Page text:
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Xoçai. The “Healthy” Chocolate

Skepchick

Rebecca Watson

August 24, 2012

Xoçai! Exotic, enticing, and unpronounceable to monolingual English tongues—the perfect name for an expensive chocolate product sold exclusively through multi-level marketing (MLM) using dodgy health claims.

I’ll save you the frustration of continually reading a word you may not be able to sound out: it’s "show-sigh," as in "SHOW me the evidence that this candy bar can do what you claim" and "SIGH, I guess I’ll see myself out."

Xoçai chocolate is sold by MXI Corporation in a variety of products, from solid chocolate nuggets to weight-loss shakes. MXI’s website carefully avoids making any solid claims about the exact health benefits of its healthy chocolate, sticking instead to vague phrases like "antioxidant powerhouse," "diabetic-friendly," "health-promoting" and "all-natural." On the "science" page, the text reads, "science now tells us that cacao and dark, healthy chocolate can support the health of most of the body’s major systems." One might guess from this that you can replace all your blood with chocolate and still mostly function, but I’m unable to find any studies to back this up.

Those claims pale in comparison to the assertions of Xoçai distributors, though. Xoçai is sold using multi-level marketing, which is like a pyramid scheme only legal, since there’s a product to be bought and sold. It works the same way, though: you sell the chocolate to your friends and convince them to start selling chocolate, too. Then, you make a percentage of everything they sell, and a percentage of everything sold by anyone they recruit. It’s a great idea provided you have a lot of friends with a lot of money who really love chocolate.

But it’s the distributors, like you and those you recruit, who do all the dirty work of suggesting that Xoçai fights cancer, slows aging, promotes weight loss, prevents cavities, and acts as a mood-stabilizer. They support their claims by citing studies funded by MXI, including this twelve-week weight loss "study" of 50 people that required them to consume no more than 1,200 calories a day (1,500 for men) and exercise at least 20 minutes a day at least 3 times per week while replacing two meals per day with Xoçai shakes. Shockingly, the weight came right off. Was it the eating less and exercising more, or the chocolate?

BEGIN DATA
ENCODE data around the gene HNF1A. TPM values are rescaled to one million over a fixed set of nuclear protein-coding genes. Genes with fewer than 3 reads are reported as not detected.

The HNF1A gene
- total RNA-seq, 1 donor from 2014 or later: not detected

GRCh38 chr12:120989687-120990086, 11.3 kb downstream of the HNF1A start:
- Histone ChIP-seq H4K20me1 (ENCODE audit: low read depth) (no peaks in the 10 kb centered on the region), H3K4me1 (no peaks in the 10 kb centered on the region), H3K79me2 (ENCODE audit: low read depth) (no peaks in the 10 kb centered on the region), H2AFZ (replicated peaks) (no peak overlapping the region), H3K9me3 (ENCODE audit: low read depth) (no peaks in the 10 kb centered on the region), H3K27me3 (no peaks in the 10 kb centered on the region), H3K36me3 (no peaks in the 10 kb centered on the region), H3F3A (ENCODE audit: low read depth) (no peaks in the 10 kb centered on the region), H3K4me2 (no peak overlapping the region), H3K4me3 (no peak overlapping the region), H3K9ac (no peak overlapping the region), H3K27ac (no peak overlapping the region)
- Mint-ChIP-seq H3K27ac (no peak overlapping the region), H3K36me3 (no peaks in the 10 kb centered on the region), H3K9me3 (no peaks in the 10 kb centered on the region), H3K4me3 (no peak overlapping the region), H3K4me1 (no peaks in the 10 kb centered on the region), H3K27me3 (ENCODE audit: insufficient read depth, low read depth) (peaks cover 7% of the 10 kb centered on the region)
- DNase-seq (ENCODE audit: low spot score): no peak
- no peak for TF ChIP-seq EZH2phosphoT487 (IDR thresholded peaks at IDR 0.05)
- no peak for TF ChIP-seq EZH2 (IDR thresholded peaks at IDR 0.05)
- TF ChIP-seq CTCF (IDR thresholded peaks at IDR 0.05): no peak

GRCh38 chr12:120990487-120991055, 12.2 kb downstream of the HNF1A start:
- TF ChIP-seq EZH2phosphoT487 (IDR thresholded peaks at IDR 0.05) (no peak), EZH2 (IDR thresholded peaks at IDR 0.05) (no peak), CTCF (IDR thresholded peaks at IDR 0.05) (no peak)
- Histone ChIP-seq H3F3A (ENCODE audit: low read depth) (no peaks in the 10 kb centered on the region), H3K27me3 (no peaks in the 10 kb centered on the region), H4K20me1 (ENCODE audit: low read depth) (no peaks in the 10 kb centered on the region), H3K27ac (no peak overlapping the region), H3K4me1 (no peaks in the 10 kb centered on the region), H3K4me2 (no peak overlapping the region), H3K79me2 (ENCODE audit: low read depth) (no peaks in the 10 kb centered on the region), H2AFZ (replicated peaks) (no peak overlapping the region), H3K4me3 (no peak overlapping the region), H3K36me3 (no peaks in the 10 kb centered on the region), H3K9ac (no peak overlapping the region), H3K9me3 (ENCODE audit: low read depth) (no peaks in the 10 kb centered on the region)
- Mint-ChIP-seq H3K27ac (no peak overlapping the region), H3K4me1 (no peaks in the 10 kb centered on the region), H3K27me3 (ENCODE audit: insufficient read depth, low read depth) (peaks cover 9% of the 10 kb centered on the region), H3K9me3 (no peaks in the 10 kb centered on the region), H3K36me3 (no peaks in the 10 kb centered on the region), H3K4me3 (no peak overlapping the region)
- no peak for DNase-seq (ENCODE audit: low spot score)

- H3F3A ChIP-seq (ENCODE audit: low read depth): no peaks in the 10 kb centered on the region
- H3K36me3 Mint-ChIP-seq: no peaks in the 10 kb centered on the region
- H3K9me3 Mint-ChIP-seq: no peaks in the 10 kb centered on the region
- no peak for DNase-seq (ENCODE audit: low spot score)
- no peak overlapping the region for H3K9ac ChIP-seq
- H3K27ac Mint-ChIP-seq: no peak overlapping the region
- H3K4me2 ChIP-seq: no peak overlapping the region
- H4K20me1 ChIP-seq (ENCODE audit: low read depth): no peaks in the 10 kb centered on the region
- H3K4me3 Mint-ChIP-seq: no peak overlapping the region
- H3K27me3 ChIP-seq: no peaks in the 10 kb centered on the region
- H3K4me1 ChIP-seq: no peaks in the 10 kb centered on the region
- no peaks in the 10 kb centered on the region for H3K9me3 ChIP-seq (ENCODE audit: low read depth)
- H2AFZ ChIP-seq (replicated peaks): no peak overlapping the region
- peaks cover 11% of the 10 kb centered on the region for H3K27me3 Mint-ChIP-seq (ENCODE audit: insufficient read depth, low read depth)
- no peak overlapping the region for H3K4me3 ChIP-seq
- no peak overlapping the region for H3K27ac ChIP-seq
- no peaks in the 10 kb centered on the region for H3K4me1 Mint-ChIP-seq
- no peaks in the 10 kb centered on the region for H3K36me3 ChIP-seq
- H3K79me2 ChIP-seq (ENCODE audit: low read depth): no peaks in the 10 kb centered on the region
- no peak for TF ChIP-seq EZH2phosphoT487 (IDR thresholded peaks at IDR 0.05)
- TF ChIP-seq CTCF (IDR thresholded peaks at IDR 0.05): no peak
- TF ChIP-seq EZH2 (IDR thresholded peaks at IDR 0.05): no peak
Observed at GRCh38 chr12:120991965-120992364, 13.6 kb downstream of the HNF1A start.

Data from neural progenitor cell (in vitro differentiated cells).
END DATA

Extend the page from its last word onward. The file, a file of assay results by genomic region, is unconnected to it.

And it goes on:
Other scientific "evidence" cited is anything showing even a slight possibility of a health benefit of antioxidants, which are in fact packed into Xoçai. Distributors make a great fuss over Xoçai’s high ORAC—oxygen radical absorbance capacity, a measure of antioxidants. Unfortunately, there is no scientific evidence to indicate that a food’s ORAC has any effect whatsoever on human health, as stated quite clearly by the USDA.

In case you’re starting to think this is some kind of scam, you can breathe a sigh of relief. Searching "Xoçai scam" gets you examples like this one, in which you are informed of the many "pros" of becoming a Xoçai distributor and the only "con" is that the reviewer only has one mouth with which to eat the delicious, delicious chocolate.

And who could possibly criticize a chocolate so beloved by no less an authority than a Real Housewife (not the real kind—I mean the kind on TV):

One early convert was Robin Cofer, an ordained swami and ballet dancer who lives on the 90th floor of Trump World Tower. She signed up in August and said she has about 20 executives—high-volume sellers—working beneath her. One of the friends she signed was Jill Zarin, one of the stars of the show "Real Housewives of New York City."

"Robin is a very holistic light person," said Ms. Zarin, a former Avon lady (at 14, on Long Island). "She says, ‘Jill, I have to tell you about this thing I found, this chocolate, it’s unbelievable, and not only that, you can make money.’ I said, ‘You know what, Robin? Here’s my credit card. You’re my friend, I trust you, sign me up.’ "

Still, there are critics of the healthy chocolate revolution. Several years ago, a Norwegian blogger wrote a post critical of Xoçai health claims as well as the way it's sold, via MLM. Another blogger on the same site also guest-posted a piece questioning the chocolate claims.